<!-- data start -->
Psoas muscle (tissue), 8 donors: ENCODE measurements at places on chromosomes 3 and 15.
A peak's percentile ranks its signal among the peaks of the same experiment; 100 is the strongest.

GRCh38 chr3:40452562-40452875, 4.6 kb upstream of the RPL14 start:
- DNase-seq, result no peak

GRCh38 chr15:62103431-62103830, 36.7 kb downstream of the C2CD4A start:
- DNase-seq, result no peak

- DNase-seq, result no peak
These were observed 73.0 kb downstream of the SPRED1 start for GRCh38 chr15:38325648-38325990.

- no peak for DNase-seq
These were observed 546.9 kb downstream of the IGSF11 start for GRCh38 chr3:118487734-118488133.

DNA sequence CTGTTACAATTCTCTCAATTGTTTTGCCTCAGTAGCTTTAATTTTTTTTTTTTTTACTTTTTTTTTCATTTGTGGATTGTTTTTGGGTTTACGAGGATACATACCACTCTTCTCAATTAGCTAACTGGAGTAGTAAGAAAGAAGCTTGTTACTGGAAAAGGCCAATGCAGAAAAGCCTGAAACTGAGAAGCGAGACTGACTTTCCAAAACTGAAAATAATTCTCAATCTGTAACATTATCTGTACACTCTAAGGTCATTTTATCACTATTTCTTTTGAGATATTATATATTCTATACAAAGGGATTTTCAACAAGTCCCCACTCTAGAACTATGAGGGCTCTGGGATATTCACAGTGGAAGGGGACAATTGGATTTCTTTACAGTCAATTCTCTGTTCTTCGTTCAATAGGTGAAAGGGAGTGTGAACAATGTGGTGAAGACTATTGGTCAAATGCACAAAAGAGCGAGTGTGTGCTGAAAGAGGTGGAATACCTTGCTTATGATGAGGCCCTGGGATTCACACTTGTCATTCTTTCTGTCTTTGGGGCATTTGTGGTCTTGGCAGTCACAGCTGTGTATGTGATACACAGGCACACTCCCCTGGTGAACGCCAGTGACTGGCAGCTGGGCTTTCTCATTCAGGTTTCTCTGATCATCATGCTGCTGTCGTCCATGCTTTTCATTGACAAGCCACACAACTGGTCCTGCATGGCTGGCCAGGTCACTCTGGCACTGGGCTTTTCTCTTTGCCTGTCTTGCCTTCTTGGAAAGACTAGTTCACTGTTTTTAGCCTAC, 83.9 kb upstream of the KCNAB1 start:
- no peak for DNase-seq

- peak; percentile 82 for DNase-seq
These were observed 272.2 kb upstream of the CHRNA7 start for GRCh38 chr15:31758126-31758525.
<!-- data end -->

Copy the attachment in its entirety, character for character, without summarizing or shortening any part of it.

Psoas muscle (tissue), 8 donors: ENCODE measurements at places on chromosomes 3 and 15.
A peak's percentile ranks its signal among the peaks of the same experiment; 100 is the strongest.

GRCh38 chr3:40452562-40452875, 4.6 kb upstream of the RPL14 start:
- DNase-seq, result no peak

GRCh38 chr15:62103431-62103830, 36.7 kb downstream of the C2CD4A start:
- DNase-seq, result no peak

- DNase-seq, result no peak
These were observed 73.0 kb downstream of the SPRED1 start for GRCh38 chr15:38325648-38325990.

- no peak for DNase-seq
These were observed 546.9 kb downstream of the IGSF11 start for GRCh38 chr3:118487734-118488133.

DNA sequence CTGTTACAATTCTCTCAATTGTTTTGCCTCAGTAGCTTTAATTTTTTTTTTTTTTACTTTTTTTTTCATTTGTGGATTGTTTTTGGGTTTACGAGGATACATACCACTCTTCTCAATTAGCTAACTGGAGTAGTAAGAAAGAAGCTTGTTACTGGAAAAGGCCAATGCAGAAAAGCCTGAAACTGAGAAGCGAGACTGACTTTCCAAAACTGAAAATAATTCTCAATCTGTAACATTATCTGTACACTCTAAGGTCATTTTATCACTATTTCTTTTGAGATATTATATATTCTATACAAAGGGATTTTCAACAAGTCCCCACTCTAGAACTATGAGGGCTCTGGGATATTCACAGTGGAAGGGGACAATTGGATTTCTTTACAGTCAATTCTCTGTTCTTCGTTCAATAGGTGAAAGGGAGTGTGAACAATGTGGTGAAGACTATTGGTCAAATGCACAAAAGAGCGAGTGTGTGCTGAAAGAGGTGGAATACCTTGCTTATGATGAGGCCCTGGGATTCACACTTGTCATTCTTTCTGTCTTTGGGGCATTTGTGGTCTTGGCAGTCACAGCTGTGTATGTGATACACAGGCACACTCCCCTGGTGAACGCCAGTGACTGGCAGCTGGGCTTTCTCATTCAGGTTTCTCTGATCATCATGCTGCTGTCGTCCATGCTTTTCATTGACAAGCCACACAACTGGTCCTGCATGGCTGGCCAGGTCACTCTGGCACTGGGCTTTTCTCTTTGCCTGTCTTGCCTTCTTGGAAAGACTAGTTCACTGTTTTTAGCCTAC, 83.9 kb upstream of the KCNAB1 start:
- no peak for DNase-seq

- peak; percentile 82 for DNase-seq
These were observed 272.2 kb upstream of the CHRNA7 start for GRCh38 chr15:31758126-31758525.